Recent articles on companies outside of health care have highlighted how important culture has been to the success or failure of Southwest Airlines (, QVC (, and Zagat ( to respond to changing business conditions. Southwest’s COO states “our culture is our biggest competitive strength,” and the flight attendant and pilots’ union worry about how the recent purchase of AirTran will affect their unique culture. I have seen Southwest pilots help clean up the cabin, and the flight attendant on my recent trip told me she was giving up her day off because the company needed her help. QVC is trying to use the same methods and culture that made selling on TV popular with Internet customers. And Zagat, which had cultural troubles moving from book format to online, is now hoping that smart phone applications will reinvigorate their business model.

Harvard’s Ron Heifetz differentiates between technical and adaptive work (, and I have found this concept useful in working with health systems responding to payment reform. Everyone involved in hospital physician integration efforts will need to undergo a cultural (adaptive) shift because the healthcare reform law and the transition from fee for service to global payments mean the old ways of doing things are not sustainable. Even if all the technical tasks are superbly done, difficulties will arise if the leadership, management, care teams, and physicians still have the old mindset and culture.

In attending conferences and working with hospital CEOs, I have found that there is more emphasis on the technical tasks that need to be accomplished in order to form an Accountable Care Organization than on the culture such a change will require. I have heard a lot of keynotes filled with power point slides on defining the role and reporting structures for newly formed physician leadership teams; creating system-wide operational councils; and specific legal structures of ACOs so they can accept and distribute global payments. These are all important technical tasks, but they will fail if the culture does not change too.

Two concrete example may help make this point. Sony engineers came up with the equivalent of the iPod long before Apple. However, Sony ran into internal obstacles because of its culture. Sony’s leadership and organization was designed to come up with improvements to the next generation of CD players, but the new iPod technology threatened how Sony’s leaders and engineers thought about their product line. They could not overcome the cultural barriers to marketing such a revolutionary product. Sony’s failure was not one of technical expertise; it was and adaptive failure of cultural mindset.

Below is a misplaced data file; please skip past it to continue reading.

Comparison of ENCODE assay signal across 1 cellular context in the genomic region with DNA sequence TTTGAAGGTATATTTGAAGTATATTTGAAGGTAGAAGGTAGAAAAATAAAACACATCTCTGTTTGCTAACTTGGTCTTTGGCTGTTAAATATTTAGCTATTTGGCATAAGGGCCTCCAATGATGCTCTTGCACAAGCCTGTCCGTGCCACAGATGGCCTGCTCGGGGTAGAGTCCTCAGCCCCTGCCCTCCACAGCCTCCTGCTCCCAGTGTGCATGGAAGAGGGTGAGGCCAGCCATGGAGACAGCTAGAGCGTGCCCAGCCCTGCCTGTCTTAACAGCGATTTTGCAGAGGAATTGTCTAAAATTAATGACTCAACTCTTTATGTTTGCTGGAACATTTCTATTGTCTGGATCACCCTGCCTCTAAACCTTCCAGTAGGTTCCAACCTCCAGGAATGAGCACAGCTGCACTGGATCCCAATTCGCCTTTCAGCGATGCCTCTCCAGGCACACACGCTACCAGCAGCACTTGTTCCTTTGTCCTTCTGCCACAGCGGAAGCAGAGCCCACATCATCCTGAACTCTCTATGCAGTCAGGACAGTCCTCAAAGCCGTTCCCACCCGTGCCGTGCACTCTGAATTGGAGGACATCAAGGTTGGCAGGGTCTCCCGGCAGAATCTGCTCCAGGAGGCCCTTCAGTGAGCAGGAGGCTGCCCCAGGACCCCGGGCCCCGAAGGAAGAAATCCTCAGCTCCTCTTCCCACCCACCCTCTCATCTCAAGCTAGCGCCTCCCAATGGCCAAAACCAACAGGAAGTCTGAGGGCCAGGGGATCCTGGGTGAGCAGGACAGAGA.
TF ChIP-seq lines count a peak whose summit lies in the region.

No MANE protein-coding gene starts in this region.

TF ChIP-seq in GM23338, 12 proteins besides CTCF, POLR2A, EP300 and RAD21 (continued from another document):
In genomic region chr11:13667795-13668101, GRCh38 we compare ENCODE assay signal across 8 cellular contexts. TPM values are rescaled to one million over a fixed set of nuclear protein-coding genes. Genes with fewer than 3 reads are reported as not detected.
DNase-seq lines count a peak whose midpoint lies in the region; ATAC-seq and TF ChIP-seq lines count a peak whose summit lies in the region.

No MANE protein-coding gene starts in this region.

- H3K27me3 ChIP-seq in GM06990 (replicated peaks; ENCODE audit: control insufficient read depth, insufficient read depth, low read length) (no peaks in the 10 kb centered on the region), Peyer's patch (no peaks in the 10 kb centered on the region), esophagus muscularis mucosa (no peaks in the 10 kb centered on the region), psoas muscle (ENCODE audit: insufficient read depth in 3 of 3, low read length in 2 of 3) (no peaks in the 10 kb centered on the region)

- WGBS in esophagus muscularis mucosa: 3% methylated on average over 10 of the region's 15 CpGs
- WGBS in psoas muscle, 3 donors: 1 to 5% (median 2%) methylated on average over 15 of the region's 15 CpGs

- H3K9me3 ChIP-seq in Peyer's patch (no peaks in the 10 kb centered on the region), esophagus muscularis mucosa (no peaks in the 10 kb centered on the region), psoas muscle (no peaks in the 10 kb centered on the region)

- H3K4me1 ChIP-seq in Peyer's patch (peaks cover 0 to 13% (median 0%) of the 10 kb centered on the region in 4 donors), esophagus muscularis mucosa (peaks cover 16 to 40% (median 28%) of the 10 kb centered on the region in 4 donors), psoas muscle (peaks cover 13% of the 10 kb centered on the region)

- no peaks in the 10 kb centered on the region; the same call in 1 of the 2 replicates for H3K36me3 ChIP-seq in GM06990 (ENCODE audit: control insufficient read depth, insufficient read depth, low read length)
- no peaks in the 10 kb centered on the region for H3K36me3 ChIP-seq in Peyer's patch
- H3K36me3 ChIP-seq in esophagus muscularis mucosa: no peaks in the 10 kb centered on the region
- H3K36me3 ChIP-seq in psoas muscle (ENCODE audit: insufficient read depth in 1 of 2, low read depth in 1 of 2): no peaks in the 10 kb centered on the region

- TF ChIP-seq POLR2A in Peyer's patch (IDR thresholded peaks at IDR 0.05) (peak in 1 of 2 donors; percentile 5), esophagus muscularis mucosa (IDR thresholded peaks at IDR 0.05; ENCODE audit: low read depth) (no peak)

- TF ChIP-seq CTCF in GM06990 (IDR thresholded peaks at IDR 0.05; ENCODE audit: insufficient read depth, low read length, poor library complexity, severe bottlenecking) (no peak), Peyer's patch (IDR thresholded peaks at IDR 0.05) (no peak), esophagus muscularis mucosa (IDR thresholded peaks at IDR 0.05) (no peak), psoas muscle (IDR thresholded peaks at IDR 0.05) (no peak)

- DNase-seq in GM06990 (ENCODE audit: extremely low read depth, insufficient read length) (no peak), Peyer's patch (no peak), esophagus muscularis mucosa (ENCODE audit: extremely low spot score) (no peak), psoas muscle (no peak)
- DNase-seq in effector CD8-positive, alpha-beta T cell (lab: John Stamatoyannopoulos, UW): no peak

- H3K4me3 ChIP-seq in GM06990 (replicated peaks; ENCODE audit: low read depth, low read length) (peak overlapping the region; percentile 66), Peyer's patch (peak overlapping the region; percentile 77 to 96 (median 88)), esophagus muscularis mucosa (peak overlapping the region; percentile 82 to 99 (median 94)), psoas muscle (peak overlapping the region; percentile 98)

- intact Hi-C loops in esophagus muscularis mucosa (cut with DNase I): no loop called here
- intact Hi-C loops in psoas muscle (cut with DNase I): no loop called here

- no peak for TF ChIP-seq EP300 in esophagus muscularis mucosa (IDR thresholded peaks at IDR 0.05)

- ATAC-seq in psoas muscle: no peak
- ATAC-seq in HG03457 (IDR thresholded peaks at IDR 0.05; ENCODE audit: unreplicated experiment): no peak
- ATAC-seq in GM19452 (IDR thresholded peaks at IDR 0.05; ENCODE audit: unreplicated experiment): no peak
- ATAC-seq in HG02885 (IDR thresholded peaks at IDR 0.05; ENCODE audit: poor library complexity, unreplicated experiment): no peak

My travels found me in Savannah, Georgia recently having lunch with Joe Scodari who sits on three Boards of Directors in the health care space. Scodari related a similar story of cultural failure to adapt when Kodak engineers invented the digital camera; the film culture at Kodak did not approve marketing such a transformational product that would cut into Kodachrome film sales. Kodak missed out on digital cameras, and film sales plummeted anyway.

So how do hospital system CEOs avoid the fate of Sony and Kodak as they respond to the sweeping changes in the new federal health care reform law? They must focus on both technical and cultural issues. Jane Kornacki and Jack Silversin ( who pioneered the physician/hospital compact model and Bob Kegan and Lisa Laskow Lahey ( who developed the immunity to change model for transformation have much to teach all of us. Physician leadership academies are another essential ingredient in transforming culture among newly employed physicians who are not used to being employees.

Southwest Airlines made money when other airlines floundered; they attribute this success to culture. Hospitals that focus on culture and technical tasks will have a better chance of survival in an environment that is increasingly saying you better get ready to survive on Medicaid rates, not private insurance rates.

Saturday, November 13, 2010

Top 10 Things I Appreciate After Crazy Week Spent in 5 Different Cities

1. I really like reading by the roaring fire in the fireplace.

2. Walking on a Fall Day by the Wissahickon with leaves coming down.

3. Brut champagne.

4. Talking to my daughter Reva who is visiting from NYC.

5. Catching up on twitter because I was too busy traveling last week.

6. Eating a great lunch at home and not in a restaurant.

7. Not answering the telephone at all.

8. Going out to dinner tonight with friends.

9. My good health.

10. How lucky I have been in my life to have the family, the friends, the jobs I have had.

Wednesday, November 10, 2010

Top 10 Developments That Give Me Hope About Future of Health Care

Tomorrow I will be giving a keynote address for the American Institute of CPAs conference in Las Vegas ( At first they wanted an overview of federal health care reform and what the future holds for US hospitals and doctors. Latter, they called back and said we want a more hopeful message about the future of American medicine and health care. Do you have any hope?

So I got to thinking about what makes me hopeful about our industry's future? I came up with 10 developments I am very excited about.

1. Shared Decision Making and Slow Medicine

2. Computer Simulation (Think David Eddy's Archimedes)

3. Video games for professional instruction, lifestyle changes, drug adherence

4. Patient social networking sites (Think PatientsLikeMe and DiabetesMine)

5. Smart phones and health care apps including EMRs

6. Patient generated research (Think CureTogether)

7. Reverse innovation (Think GE)

8. PHRs

9. Doctors being replaced by online information from a patient like me for health information

10. Twitter and Facebook.

The AICPA folks would only give me an hour for the keynote so I am going to talk mostly about numbers 1 and 2, but all of these developments give me hope for the future.